Friday, January 29, 2010

Dec. Restaurant Activity Index Highest Since Feb.

"Driven by improving sales and traffic levels, the National Restaurant Association's comprehensive index of restaurant activity rose sharply in December. The Association's Restaurant Performance Index (RPI) a monthly composite index that tracks the health of and outlook for the U.S. restaurant industry stood at 98.7 in December, up 0.9% from November and its strongest level since February 2008 (see chart above). Despite the solid improvement, the RPI remained below 100 for the 26th consecutive month, which signifies contraction in the index of key industry indicators.

The Expectations Index, which measures restaurant operators' six-month outlook for four industry indicators (same-store sales, employees, capital expenditures and business conditions), stood at 100.0 in December the first time in eight months that the index reached the 100 level (see chart above).

Restaurant operators are increasingly optimistic about sales growth in the months ahead. Thirty-five percent of operators expect to have higher sales in six months (compared to the same period in the previous year), up from 31% who reported similarly last month and the highest level in more than two years. In comparison, 21% of operators expect their sales volume in six months to be lower than it was during the same period in the previous year, down from 24% last month.

Restaurant operators are also more optimistic about the direction of the economy in the months ahead. Thirty-four percent of restaurant operators said they expect economic conditions to improve in six months, while 18 percent expect economic conditions to worsen during the next six months. Last month, 27 percent of operators said they expected the economy to improve in six months, while 19 percent expected economic conditions to deteriorate."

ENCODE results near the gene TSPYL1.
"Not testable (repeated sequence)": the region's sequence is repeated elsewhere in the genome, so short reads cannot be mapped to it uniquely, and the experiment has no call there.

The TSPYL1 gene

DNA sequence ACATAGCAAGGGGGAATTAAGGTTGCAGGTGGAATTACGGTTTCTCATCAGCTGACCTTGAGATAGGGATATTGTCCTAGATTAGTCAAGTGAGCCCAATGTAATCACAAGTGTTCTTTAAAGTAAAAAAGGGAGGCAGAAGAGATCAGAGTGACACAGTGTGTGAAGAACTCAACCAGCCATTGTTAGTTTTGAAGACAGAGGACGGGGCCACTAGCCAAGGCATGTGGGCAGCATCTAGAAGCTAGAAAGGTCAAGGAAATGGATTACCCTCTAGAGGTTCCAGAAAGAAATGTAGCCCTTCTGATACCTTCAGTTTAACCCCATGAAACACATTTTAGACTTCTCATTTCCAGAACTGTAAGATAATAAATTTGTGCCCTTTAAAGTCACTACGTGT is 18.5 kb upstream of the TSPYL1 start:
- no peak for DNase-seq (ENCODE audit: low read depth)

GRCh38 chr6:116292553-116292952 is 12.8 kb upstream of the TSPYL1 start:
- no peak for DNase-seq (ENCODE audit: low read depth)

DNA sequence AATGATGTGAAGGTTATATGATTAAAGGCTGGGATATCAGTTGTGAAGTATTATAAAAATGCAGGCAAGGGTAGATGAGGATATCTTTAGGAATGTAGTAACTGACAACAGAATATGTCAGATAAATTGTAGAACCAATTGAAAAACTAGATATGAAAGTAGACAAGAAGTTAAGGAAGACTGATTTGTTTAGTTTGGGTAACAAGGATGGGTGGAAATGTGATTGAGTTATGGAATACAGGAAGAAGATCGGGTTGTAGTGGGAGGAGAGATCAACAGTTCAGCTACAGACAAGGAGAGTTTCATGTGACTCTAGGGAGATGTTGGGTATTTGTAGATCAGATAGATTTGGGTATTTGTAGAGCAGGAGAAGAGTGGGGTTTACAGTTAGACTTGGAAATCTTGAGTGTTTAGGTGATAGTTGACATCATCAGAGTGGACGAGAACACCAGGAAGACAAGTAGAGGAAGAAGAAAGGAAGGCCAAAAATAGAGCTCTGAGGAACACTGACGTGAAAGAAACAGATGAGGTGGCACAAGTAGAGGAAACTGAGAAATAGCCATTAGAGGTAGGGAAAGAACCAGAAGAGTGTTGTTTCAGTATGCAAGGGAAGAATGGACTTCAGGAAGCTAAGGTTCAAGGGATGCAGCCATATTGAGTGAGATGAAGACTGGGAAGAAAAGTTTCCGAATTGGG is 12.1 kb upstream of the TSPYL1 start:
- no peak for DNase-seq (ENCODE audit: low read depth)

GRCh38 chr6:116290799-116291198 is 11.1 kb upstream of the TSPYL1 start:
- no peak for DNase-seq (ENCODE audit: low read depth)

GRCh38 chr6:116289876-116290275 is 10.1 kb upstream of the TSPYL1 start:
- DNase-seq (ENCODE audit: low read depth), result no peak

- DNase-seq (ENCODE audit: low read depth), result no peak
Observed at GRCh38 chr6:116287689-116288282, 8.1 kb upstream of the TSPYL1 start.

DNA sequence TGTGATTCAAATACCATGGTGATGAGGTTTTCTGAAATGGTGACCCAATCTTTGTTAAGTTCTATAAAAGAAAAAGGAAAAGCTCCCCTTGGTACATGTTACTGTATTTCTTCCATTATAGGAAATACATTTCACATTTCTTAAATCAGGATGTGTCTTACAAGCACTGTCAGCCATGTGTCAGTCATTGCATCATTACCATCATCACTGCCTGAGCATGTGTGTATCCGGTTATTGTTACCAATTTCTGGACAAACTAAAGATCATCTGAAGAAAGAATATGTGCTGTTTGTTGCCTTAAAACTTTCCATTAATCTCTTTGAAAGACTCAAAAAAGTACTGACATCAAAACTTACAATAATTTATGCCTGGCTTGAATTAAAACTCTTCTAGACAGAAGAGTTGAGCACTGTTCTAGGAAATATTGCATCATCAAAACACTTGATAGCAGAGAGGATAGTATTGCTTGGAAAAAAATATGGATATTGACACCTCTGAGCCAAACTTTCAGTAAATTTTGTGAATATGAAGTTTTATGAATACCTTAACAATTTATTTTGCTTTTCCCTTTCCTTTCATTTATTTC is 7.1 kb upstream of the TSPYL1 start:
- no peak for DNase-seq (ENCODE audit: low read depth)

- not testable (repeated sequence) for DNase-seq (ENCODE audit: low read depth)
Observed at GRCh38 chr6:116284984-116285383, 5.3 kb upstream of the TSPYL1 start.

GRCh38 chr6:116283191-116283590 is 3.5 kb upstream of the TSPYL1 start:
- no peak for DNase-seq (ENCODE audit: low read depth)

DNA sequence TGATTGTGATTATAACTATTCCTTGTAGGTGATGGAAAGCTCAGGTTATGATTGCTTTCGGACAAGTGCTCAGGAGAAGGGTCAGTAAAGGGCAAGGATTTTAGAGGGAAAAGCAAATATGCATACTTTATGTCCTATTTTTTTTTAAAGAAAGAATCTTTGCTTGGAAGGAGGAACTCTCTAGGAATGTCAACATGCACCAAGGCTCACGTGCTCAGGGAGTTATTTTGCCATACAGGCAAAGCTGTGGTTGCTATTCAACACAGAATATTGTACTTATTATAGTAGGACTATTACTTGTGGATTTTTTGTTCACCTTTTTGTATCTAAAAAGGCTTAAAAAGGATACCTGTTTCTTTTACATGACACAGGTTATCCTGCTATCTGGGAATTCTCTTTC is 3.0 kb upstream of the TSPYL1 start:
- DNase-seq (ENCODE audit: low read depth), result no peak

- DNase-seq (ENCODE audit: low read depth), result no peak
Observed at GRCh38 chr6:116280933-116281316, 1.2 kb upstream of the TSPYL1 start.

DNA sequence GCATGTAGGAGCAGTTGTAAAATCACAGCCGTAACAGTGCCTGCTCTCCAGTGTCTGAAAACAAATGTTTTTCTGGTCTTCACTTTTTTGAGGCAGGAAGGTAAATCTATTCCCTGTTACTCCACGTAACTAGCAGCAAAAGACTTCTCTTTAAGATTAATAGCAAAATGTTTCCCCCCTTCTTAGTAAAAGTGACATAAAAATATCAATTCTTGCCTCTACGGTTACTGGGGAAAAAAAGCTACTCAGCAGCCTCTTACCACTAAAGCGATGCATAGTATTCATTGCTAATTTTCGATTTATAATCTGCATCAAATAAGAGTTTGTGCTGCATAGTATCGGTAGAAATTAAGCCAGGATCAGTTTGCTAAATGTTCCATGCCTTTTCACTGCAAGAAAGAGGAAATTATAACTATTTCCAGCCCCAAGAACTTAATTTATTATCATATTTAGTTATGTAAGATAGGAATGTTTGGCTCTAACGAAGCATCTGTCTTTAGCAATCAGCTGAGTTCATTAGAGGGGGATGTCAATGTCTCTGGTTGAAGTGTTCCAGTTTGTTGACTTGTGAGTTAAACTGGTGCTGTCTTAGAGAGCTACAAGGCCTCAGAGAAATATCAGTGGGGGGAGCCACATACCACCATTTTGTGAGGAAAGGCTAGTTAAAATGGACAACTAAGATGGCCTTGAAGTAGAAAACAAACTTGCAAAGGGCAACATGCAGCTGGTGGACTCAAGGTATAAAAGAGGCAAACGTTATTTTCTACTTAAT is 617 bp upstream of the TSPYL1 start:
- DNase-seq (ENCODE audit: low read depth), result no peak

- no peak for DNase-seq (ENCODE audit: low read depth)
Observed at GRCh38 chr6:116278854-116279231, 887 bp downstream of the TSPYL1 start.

3 Comments:

At 1/29/2010 9:03 PM, Blogger Chuck said...

No question this is good news for the survivors in the measurement survey. Chances are they will be in business in the foreseeable future because of the "adjustments" made in their business. The data does not count the wreckage suffered in the industry. I assume a bankrupt or closed businessman does not answer a survey.

 
At 1/30/2010 8:43 AM, Blogger rjs said...

it only stand to reason that business would finally start to contract slower after two years of rapid contraction...tell us when it actually starts to grow...

 
At 1/30/2010 10:59 AM, Anonymous Apache said...

First of all, both indexes show contraction. The contraction is CUMULATIVE so this is not good news.

Second, the current situation index is still near record low and a LONG way to go to get to expansion.

Third, note that expectations have almost ALWAYS been higher than the current situation and almost always trailed actual trends of the current situation. Note the divergence between expectations and current situation from Jan 09 onward.

Not only don't these numbers tell you what you want to hear, they don't have good predictive power.

 

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